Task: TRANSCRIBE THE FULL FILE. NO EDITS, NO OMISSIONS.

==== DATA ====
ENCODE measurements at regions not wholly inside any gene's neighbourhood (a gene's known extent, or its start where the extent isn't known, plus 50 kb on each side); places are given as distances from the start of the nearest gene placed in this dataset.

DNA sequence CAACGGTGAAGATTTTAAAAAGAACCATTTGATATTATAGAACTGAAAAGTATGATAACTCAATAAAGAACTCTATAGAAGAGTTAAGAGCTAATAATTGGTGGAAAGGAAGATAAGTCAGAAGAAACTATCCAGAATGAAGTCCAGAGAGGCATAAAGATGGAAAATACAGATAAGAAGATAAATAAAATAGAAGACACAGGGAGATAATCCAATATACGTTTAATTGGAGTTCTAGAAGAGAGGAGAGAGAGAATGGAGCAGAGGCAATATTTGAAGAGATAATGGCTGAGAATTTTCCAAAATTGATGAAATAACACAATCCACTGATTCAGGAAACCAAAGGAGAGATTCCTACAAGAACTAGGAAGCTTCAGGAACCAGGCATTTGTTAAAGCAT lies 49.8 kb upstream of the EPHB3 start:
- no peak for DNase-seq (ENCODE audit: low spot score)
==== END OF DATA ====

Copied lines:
ENCODE measurements at regions not wholly inside any gene's neighbourhood (a gene's known extent, or its start where the extent isn't known, plus 50 kb on each side); places are given as distances from the start of the nearest gene placed in this dataset.

DNA sequence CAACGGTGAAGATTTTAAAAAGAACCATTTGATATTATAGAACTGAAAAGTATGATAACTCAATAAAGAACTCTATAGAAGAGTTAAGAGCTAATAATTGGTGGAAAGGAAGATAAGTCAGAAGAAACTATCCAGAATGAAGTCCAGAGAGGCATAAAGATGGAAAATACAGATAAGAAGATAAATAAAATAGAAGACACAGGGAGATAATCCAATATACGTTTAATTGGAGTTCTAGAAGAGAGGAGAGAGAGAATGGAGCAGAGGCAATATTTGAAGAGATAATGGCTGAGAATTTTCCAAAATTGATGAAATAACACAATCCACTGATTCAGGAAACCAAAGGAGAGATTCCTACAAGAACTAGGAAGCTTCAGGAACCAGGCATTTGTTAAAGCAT lies 49.8 kb upstream of the EPHB3 start:
- no peak for DNase-seq (ENCODE audit: low spot score)